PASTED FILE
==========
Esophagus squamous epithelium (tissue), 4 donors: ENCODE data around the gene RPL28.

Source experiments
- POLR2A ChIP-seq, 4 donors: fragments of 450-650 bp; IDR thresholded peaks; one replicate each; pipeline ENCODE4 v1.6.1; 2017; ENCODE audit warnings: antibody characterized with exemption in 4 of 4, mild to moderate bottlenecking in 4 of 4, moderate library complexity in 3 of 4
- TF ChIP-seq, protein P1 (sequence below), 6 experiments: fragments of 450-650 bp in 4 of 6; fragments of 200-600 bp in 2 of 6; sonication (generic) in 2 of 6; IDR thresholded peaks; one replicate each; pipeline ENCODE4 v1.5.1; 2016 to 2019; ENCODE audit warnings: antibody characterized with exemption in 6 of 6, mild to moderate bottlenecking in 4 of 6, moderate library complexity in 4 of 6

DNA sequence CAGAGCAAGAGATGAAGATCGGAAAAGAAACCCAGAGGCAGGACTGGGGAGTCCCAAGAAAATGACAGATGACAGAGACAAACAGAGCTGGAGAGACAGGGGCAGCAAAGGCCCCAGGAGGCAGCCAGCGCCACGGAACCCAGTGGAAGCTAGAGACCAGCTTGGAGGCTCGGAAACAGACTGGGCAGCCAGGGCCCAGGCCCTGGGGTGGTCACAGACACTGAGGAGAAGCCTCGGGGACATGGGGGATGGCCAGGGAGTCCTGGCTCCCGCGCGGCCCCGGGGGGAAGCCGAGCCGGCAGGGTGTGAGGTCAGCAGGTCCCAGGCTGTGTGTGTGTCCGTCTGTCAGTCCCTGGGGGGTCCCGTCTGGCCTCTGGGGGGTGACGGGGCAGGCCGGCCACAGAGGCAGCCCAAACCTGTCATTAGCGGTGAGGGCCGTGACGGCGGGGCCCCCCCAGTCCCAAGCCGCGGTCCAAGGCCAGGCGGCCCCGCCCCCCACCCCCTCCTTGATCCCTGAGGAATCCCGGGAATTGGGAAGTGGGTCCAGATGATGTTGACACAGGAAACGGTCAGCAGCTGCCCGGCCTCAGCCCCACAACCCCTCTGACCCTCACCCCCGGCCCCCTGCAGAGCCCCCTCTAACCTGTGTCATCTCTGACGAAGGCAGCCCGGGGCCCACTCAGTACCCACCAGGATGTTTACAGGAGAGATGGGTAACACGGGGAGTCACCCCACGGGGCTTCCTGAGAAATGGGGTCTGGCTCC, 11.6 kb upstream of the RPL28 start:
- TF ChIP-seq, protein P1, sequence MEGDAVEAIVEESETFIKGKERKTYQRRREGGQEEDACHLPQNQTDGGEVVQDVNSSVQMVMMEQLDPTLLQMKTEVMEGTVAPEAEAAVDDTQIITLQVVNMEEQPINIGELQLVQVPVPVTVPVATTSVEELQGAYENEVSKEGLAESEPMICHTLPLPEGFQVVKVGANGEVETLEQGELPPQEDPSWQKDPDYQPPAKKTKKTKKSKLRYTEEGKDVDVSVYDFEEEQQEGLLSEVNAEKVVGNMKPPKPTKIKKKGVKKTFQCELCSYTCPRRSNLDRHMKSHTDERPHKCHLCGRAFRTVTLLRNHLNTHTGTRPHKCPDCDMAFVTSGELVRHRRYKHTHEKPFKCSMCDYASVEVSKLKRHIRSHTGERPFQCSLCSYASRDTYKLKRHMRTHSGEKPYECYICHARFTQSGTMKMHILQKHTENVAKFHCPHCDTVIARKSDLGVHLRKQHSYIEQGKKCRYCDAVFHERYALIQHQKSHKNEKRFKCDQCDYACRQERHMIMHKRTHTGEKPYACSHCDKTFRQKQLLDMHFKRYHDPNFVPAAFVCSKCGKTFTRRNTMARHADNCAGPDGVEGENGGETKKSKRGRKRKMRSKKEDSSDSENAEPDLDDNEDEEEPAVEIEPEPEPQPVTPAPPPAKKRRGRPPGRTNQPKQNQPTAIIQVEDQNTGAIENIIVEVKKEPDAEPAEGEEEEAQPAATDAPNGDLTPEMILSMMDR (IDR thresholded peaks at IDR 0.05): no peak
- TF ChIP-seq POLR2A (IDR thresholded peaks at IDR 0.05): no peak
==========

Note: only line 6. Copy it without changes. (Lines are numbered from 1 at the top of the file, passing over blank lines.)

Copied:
- TF ChIP-seq, protein P1, sequence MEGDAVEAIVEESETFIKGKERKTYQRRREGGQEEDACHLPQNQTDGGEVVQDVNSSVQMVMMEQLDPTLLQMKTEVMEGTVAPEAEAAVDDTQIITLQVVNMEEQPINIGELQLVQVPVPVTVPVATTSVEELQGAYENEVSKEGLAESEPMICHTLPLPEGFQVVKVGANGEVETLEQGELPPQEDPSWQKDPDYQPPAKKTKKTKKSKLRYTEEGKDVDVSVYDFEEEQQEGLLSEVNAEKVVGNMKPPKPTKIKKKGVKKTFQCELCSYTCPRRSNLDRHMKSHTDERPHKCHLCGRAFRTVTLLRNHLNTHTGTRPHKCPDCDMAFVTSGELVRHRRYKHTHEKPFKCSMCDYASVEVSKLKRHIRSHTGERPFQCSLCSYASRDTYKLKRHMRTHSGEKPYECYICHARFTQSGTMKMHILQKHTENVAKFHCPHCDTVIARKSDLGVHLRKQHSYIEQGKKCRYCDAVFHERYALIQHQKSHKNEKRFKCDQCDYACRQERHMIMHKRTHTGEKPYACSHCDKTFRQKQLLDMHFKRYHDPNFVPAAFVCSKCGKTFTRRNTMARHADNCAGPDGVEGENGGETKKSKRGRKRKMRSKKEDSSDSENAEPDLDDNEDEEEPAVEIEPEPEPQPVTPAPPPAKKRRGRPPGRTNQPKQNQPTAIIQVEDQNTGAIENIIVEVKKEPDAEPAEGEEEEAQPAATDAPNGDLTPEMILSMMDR (IDR thresholded peaks at IDR 0.05): no peak